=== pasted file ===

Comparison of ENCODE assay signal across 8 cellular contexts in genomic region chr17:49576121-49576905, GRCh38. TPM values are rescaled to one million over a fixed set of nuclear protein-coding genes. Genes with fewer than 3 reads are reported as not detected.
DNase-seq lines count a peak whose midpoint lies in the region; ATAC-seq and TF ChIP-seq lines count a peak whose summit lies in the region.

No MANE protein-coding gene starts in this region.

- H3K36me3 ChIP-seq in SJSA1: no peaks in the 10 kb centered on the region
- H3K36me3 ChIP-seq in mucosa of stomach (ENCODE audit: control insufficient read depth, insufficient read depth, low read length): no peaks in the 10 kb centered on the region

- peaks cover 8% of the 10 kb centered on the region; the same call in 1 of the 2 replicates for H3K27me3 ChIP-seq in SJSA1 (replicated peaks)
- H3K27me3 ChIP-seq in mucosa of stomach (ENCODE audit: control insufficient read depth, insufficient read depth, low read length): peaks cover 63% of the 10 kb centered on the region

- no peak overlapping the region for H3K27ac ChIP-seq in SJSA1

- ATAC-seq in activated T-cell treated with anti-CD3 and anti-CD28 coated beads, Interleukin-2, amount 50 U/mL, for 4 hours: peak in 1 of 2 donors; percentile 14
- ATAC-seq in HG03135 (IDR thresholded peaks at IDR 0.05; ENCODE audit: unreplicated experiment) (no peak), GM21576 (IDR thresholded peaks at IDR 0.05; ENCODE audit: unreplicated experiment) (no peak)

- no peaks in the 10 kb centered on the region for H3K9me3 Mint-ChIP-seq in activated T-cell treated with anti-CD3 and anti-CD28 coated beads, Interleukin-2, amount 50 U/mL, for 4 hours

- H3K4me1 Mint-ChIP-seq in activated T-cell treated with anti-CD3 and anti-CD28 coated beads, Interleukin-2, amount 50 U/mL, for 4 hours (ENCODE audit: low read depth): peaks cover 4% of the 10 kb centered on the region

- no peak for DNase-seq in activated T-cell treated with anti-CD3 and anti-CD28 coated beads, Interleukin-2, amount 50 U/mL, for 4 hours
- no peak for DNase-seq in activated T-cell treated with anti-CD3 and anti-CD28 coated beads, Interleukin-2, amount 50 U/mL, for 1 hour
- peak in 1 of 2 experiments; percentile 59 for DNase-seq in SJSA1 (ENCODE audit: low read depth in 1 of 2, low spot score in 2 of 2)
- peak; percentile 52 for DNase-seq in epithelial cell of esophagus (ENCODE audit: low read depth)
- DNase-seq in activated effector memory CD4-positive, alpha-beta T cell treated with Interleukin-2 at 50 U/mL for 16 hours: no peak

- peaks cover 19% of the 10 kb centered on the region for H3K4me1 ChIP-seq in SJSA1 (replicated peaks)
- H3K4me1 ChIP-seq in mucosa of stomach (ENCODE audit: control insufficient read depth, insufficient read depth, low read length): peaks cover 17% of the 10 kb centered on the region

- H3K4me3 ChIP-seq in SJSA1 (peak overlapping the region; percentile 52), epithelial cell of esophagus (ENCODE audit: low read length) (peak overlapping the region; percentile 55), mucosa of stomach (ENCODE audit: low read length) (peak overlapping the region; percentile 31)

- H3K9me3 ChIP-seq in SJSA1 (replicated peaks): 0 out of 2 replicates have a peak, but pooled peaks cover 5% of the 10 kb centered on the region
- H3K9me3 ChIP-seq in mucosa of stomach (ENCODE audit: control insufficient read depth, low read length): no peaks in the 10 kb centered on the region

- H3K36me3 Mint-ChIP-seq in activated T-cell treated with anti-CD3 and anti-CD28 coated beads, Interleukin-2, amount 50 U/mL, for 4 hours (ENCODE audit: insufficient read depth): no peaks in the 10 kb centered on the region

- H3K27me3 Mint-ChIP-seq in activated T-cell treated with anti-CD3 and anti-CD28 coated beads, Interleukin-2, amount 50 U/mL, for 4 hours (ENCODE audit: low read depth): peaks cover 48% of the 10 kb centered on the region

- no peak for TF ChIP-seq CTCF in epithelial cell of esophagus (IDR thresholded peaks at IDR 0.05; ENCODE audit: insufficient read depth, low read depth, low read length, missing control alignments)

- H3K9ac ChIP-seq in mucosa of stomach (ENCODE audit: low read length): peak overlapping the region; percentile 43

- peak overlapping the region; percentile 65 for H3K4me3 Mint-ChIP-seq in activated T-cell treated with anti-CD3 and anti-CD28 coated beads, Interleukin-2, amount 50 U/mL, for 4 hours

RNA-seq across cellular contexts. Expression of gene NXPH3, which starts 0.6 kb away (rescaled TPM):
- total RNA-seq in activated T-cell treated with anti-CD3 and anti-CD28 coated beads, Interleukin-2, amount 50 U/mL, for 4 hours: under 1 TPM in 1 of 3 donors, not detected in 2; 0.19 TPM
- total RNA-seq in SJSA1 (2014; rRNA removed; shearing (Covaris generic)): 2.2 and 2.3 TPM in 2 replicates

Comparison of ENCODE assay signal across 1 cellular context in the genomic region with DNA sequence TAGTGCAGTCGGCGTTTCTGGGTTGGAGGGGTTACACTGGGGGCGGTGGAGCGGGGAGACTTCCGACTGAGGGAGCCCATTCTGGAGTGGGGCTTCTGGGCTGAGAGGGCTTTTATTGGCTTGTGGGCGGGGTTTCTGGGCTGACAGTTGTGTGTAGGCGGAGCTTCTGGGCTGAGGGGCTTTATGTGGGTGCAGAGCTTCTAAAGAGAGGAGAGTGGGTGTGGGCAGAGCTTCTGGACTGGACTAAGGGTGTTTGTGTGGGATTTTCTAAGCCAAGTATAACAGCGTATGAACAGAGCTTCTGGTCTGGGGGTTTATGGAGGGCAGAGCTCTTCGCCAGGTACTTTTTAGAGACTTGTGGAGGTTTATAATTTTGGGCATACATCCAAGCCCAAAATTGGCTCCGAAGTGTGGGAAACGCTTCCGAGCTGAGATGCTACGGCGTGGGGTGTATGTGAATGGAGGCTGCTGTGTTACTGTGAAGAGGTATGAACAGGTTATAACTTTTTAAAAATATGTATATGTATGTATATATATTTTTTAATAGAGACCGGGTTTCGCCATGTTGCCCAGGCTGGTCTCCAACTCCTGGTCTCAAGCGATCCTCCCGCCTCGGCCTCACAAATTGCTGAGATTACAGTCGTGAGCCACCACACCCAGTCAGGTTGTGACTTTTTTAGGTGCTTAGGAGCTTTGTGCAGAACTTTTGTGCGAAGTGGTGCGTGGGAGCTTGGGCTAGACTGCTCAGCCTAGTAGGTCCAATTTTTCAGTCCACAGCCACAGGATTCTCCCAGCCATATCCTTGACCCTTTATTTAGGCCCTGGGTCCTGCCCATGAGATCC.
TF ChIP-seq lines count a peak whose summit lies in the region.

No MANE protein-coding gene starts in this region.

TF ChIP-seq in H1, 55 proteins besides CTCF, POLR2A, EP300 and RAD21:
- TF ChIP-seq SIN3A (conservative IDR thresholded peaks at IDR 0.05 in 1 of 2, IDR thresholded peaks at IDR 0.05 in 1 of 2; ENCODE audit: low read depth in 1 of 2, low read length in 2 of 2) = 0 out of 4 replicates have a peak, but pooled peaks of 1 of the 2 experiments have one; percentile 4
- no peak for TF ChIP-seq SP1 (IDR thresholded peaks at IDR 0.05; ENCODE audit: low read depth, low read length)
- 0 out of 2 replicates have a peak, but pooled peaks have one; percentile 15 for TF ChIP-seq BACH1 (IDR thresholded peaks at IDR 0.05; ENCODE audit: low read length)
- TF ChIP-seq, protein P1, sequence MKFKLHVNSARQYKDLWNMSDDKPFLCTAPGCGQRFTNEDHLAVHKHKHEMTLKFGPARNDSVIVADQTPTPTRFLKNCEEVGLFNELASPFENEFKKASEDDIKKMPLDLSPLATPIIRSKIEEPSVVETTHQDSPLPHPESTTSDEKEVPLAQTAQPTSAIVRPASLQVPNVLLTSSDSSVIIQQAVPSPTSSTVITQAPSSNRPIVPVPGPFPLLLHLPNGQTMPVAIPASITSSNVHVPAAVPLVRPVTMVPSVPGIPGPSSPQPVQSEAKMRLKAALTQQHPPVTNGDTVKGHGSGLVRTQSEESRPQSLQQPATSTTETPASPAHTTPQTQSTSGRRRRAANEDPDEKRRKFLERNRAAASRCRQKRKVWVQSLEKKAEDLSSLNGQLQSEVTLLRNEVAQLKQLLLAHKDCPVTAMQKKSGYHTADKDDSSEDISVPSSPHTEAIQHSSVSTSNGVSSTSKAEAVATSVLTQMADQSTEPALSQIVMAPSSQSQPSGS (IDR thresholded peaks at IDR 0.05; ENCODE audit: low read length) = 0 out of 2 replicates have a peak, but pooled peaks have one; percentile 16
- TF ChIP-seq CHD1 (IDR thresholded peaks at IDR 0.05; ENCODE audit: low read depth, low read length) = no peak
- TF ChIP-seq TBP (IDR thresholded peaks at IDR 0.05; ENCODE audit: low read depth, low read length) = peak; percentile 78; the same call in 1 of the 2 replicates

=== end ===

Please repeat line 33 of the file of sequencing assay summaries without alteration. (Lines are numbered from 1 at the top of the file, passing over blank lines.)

No MANE protein-coding gene starts in this region.